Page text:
DOHA: The committee managing preparations for the Qatar 2022 World Cup said Tuesday it would penalize contractors who violated the welfare of its construction workers after the Gulf country came under heavy pressure to reform its workplace practices.
But the measures, which include standards unveiled by the Qatar 2022 Supreme Committee, do not deal with the sponsorship system for migrant workers that a U.N. official called a labor abuse source in November.
Pressure on Qatar increased after a report in the U.K. newspaper The Guardian in September, which found that dozens of Nepali workers had died during the summer in Qatar and that laborers were not given enough food and water. Officials from Qatar and Nepal denied the report.
Faced with the challenge of completing big construction and infrastructure projects before the World Cup, Qatar has an increasing number of its estimated 1.8 million foreigners working on projects related to football’s showcase event.
The Workers’ Welfare Standards states that all contractors and sub-contractors engaged in the delivery of its projects must comply with principles set out in the charter and relevant Qatari laws.
“The committee reserves the right to penalize contractors who are non-compliant, or in extreme cases, terminate its contract with a company that is continually in breach of them,” the organizing committee said in a statement.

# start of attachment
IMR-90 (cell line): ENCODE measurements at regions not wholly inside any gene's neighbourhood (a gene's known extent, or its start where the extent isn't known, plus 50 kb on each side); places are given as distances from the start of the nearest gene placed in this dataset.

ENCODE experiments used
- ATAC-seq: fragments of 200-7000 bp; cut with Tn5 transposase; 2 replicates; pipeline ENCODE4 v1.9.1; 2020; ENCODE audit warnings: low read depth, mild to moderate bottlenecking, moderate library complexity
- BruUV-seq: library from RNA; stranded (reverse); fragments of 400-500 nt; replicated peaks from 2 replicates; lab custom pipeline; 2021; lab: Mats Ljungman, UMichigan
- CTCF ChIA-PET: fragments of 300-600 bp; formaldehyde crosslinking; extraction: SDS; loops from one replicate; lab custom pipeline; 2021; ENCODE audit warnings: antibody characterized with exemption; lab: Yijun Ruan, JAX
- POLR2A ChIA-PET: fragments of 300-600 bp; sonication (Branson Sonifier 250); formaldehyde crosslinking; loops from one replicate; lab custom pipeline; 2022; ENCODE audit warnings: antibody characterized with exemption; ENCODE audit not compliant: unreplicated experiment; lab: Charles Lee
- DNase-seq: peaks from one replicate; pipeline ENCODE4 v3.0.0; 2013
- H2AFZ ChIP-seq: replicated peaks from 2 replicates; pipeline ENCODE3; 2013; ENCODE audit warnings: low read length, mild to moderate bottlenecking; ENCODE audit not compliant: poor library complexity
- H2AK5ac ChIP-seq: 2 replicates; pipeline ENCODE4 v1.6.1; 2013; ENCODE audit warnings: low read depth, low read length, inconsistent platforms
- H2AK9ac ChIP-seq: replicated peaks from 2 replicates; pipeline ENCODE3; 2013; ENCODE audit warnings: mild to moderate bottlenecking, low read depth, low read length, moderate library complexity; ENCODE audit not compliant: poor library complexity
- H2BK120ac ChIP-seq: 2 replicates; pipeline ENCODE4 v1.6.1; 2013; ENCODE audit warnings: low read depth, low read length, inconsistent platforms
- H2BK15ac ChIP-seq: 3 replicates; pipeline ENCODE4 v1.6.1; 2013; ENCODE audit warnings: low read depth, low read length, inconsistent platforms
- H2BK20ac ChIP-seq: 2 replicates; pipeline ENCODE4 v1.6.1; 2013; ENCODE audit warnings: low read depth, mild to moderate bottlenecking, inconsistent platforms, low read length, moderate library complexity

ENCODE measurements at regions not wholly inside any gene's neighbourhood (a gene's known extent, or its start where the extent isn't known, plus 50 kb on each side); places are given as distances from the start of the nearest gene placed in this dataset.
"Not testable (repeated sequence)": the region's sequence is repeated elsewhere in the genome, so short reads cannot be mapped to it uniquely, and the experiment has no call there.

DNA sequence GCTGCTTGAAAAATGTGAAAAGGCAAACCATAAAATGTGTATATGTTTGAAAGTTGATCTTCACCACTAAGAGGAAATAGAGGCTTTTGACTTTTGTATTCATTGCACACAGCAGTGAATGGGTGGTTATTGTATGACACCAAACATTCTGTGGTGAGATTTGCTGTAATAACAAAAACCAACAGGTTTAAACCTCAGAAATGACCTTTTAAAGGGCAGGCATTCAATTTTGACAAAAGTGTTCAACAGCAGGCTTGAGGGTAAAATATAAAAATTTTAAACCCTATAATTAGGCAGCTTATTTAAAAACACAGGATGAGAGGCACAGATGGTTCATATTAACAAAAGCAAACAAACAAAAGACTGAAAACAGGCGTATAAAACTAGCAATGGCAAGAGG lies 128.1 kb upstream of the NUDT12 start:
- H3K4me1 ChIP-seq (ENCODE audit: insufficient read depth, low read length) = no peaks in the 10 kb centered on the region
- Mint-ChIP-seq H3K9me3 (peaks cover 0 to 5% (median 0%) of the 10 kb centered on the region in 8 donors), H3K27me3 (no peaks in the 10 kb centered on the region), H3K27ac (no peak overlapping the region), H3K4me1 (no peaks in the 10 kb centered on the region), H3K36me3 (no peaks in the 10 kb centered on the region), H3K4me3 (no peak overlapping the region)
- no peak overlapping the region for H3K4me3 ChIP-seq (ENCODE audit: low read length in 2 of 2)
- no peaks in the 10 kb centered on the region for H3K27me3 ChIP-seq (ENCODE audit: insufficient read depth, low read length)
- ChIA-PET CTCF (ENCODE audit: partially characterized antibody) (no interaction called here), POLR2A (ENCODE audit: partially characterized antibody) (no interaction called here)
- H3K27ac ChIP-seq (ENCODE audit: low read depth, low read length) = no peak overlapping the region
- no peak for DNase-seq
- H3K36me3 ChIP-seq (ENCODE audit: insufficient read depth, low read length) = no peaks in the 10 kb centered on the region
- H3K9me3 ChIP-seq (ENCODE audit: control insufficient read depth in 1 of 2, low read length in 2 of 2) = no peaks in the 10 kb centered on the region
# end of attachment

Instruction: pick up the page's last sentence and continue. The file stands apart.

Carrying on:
The Supreme Committee said it had worked closely with the International Labor Organization on the charter, which included more detailed measures on workers’ wages and accommodation compared to a guideline charter that was issued by the committee last year.
To ensure the system was being followed, the committee said progress reports would be made public.
“Progress reports based on the audits are to be made public in order to track progress,” it said.
Many sponsors, often labor supply firms or wealthy Qataris who provide workers to businesses for profit, confiscate the passports of guest workers for the duration of their contracts.
There was no mention of the kafala, or sponsorship system, in the committee’s statement, and it is still unclear if the government is working to abolish the system.
The committee said the Labor Ministry had also increased the number of trained labor inspectors by 30 percent over the past six months to monitor contractors’ compliance.
Qatar had been given two weeks in late January to provide a report to football’s world governing body FIFA on how it has improved conditions for laborers.
FIFA executive committee member Theo Zwanziger will present the report to a hearing at the European Parliament in Brussels this Thursday.
FIFA President Sepp Blatter has described the labor rights situation in Qatar as unacceptable.
The Brussels-based International Trade Union Confederation said the charter fell short of providing workers with the rights they deserve.